5 tips for parents of new kindergartners who are younger than their classmates

A good kindergarten experience sets kids up for success in school and into adulthood. Students in smaller kindergarten classes are more likely to go to college than students from larger classes. And by age 27, students who had more experienced kindergarten teachers were earning more money than their peers who had less-experienced teachers in kindergarten.

One factor many parents consider is their child’s age when starting kindergarten, based on how close their age is to the cutoff date for enrollment. The ages at which kids are eligible to start kindergarten differ across the United States and in other countries. Most commonly in the U.S., a child who turns 5 on or before Sept. 1 of a given year can start kindergarten that year. But most states don’t actually require a child to start school until later, even age 7 or 8.

Evidence shows that children who are relatively young for their kindergarten class – those who are only a few weeks or months older than the cutoff rules require – are at increased risk for doing worse in school, being held back a grade, and having lower social-emotional skills.

Students who start kindergarten younger are also more likely to be rated by teachers as exhibiting symptoms of attention-deficit/hyperactivity disorder in kindergarten and to be treated with medication for ADHD.

When younger kids fare worse than older kids in the same, single-grade classroom, and older kids are viewed as more advanced, it’s often because adults tend to compare children to one another. The relatively older children may appear to behave better than the relatively younger children, especially as kindergarten classrooms focus more on academics and offer less time to play. Together these differences are called the “relative age effect.”

As a result, some families choose to delay their child’s entry into kindergarten, particularly those who can afford to do so.

I am a clinical psychologist who studies how to best support children in school settings, particularly those at risk for behavioral challenges like ADHD. Here are five ways families can help support their kindergartners, especially those who are relatively younger than their classmates.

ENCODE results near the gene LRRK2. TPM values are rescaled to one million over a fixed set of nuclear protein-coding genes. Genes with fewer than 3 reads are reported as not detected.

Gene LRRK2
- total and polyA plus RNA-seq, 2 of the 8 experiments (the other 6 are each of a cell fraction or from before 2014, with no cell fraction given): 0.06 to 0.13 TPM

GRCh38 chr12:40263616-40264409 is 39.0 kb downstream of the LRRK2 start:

1. Learning opportunities

Relatively older students have had more time to learn academic skills. To help younger kindergartners catch up with their older classroom peers, families can offer additional learning experiences. This includes engaging the children in more conversations and shared book reading. This can be started during the preschool years and throughout kindergarten.

2. Be positive

Parents and educators can direct focus as much as possible on encouraging and praising the positive performance of relatively younger children in the classroom. If the feedback is mostly negative – in which the relatively younger child is always told to “hurry up,” “pay attention,” “do it the right way,” and all other variations of directives that include words like “no,” “don’t” or “stop” – they may eventually shut down and stop trying to follow instructions. To combat this, educators and parents can focus on emphasizing all the things the child is doing right, rather than wrong. A good goal is to be mindful of directing at least three positive statements to the child for every correction or redirection.